Fly Tying, Art and the Creative Process

Last night I watched a fascinating documentary called Full Tilt Boogie, which was about the filming of one of my favorite movies of all time From Dusk Till DawnIt actually made working on a film set, at least a non-union, independent film set, look  a lot like one of those “not really a job” jobs that I remember so fondly from my misspent youth (and my misspent early adulthood). It also did an excellent job showing that the mass majority of people who work in the movies are real people and not all… Hollywoody. Even the actors seemed pretty legit.

That’s until the interview with Harvey Keitel. 

Mr. Keitel, as I’m sure he prefers to called, came off as a pretentious asshat. He spent most of the interview (which was the one and only time he allowed himself to be seen in the documentary (and only because Quentin Tarantino did the interview)) talking about “his process” and “his art”.

“Ah,” I thought as I rolled my eyes so loudly I was worried I would wake up the kids. “Here’s the Hollywood douchery I expected.” My next thoughts were “shut-up and just do your fucking job Keitel”, “creative process my ass” and so on.  If you didn’t notice, I have very little patience for that kind of thing.

Then I started to think about my “art”, fly tying. I’m not even sure why put “art” in quotations. Fly tying is an art. I’d be lying to myself and everyone else if I tried to claim any differently.Feathers and fur tied onto a hook in a way that is both aesthetically pleasing to the human eye and appetizing to a fish has to be art doesn’t it? And there most definitely is a creative process to making a fly, especially one that’s original, be it original to the person tying it or the world at large.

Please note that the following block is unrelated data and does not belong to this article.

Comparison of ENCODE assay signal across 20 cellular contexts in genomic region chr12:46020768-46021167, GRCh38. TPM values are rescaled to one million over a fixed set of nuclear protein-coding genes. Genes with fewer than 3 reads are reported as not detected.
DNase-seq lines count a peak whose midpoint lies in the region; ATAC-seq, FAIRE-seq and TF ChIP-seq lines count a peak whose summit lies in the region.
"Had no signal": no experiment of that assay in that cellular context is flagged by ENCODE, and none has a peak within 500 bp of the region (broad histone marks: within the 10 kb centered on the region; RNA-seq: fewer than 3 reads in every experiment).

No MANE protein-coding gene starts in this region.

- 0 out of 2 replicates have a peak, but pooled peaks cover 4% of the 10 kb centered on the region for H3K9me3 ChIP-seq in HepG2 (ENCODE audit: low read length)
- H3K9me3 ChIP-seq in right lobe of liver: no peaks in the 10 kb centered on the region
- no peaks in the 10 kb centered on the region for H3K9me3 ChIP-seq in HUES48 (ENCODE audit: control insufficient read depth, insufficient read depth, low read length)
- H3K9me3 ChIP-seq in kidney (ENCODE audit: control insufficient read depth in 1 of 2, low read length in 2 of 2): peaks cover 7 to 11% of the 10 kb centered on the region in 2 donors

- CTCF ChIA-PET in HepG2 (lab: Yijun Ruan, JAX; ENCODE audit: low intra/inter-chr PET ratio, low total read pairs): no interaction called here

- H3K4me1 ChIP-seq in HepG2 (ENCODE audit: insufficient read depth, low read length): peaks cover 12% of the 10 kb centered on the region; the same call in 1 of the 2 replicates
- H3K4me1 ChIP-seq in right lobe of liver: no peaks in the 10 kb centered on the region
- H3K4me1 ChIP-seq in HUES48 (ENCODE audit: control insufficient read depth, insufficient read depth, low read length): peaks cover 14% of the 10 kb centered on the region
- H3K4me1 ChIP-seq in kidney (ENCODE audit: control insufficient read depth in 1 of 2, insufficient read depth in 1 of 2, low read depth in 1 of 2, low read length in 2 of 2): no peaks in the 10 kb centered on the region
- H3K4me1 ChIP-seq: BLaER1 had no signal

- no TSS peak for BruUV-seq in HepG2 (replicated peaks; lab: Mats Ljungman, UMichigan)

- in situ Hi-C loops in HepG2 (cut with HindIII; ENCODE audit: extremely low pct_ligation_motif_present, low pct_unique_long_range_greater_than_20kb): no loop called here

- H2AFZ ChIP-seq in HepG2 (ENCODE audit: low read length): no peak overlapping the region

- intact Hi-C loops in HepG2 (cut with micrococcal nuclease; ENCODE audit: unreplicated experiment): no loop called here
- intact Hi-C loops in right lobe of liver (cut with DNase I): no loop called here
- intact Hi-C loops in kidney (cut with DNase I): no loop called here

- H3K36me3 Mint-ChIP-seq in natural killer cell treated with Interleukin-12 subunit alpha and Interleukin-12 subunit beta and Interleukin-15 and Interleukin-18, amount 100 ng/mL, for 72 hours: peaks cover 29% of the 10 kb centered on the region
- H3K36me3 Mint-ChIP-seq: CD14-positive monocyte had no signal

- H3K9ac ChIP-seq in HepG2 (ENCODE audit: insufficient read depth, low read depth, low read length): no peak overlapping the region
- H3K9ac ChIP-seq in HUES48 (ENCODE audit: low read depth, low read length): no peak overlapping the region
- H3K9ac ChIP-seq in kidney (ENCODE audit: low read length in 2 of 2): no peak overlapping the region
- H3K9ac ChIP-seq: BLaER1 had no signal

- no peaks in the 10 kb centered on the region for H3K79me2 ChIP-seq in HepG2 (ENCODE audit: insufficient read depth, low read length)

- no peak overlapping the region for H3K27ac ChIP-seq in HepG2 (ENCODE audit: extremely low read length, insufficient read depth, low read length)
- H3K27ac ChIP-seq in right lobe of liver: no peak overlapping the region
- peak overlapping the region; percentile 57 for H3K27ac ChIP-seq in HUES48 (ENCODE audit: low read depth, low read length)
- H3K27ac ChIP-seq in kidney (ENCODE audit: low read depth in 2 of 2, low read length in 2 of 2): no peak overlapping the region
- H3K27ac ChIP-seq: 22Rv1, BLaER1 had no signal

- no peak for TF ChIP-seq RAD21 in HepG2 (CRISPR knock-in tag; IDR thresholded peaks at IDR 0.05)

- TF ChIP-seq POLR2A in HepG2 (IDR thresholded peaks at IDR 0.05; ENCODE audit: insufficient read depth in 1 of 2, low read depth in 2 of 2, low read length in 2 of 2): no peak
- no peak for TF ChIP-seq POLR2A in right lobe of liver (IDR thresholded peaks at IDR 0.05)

Yep, looks like art.

I personally find myself thinking about fly tying, or “my art”, quite a bit actually. How can I tweak this fly to make it swim better? What can I do to get that greyish, brown-olive color of a BWO just right? What if instead of marabou I use arctic fox or Finnish raccoon fur? What if this fly were articulated…

So what I want to say is I’m sorry. Sorry for being a big ‘ol hypocrite when it comes to the creative process and other peoples art. But not sorry for calling Harvey Keitel an asshat. Any one who goes around talking about “his art” and “his process” is, and will always be an pretentious asshat.

6 thoughts on “Fly Tying, Art and the Creative Process

  1. I like your rant.
    yet, Keitel has all the record he needs to be a pretentious ass in my book. Bad Lieutenant alone is worth more than most guys in California can boast in a lifetime. Now add Mr. Wolf and Mr. White, and the dude with the camera in Smoke…and that’s from 92 to 95.
    amazing.

    • Honestly his attitude surprised and upset me more than a little bit. I’m fan and still will watch anything he’s in, but out of all the people on that movie set he was the only one who put off that arrogant ” but I am an ACTOR” vibe…
      On the other hand he was by far the best actor on the set. :?

      • well, I guess the entertainment industry is toxic for your sanity.
        being partial, I’d say that maybe the guy takes his job very seriously, explaining why you don’t see him often in those endless multi-millions shitjobs Hollywood thumps on our undeserving souls.

        • Yeah, I think you’re right about me and the entertainment industry.
          But, on a side note, I’m from a city full of professional artist and I’ve learned that you can take your job in an artistic industry very seriously without being a snot about it. Of course Charleston is notoriously laid back place where millionaires mingle with the help and no one is too good for canned beer. ;)

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